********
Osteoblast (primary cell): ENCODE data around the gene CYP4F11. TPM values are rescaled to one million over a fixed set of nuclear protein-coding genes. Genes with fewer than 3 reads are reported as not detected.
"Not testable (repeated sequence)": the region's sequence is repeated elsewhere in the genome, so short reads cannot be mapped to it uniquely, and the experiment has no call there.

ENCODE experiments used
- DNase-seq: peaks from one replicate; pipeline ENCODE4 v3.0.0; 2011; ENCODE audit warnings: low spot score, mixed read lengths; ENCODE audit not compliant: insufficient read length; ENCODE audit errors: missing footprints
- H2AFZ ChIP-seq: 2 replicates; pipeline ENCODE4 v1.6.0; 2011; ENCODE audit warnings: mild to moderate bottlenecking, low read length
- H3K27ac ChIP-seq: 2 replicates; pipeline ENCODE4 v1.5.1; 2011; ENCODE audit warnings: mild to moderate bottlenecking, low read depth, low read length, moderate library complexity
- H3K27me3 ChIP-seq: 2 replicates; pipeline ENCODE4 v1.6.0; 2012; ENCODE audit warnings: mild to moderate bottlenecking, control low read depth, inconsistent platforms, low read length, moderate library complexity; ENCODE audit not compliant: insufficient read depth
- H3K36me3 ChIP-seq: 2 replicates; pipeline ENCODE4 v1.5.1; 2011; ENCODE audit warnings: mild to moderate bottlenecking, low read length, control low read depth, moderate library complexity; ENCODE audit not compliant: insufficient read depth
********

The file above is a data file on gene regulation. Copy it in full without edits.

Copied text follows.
Osteoblast (primary cell): ENCODE data around the gene CYP4F11. TPM values are rescaled to one million over a fixed set of nuclear protein-coding genes. Genes with fewer than 3 reads are reported as not detected.
"Not testable (repeated sequence)": the region's sequence is repeated elsewhere in the genome, so short reads cannot be mapped to it uniquely, and the experiment has no call there.

ENCODE experiments used
- DNase-seq: peaks from one replicate; pipeline ENCODE4 v3.0.0; 2011; ENCODE audit warnings: low spot score, mixed read lengths; ENCODE audit not compliant: insufficient read length; ENCODE audit errors: missing footprints
- H2AFZ ChIP-seq: 2 replicates; pipeline ENCODE4 v1.6.0; 2011; ENCODE audit warnings: mild to moderate bottlenecking, low read length
- H3K27ac ChIP-seq: 2 replicates; pipeline ENCODE4 v1.5.1; 2011; ENCODE audit warnings: mild to moderate bottlenecking, low read depth, low read length, moderate library complexity
- H3K27me3 ChIP-seq: 2 replicates; pipeline ENCODE4 v1.6.0; 2012; ENCODE audit warnings: mild to moderate bottlenecking, control low read depth, inconsistent platforms, low read length, moderate library complexity; ENCODE audit not compliant: insufficient read depth
- H3K36me3 ChIP-seq: 2 replicates; pipeline ENCODE4 v1.5.1; 2011; ENCODE audit warnings: mild to moderate bottlenecking, low read length, control low read depth, moderate library complexity; ENCODE audit not compliant: insufficient read depth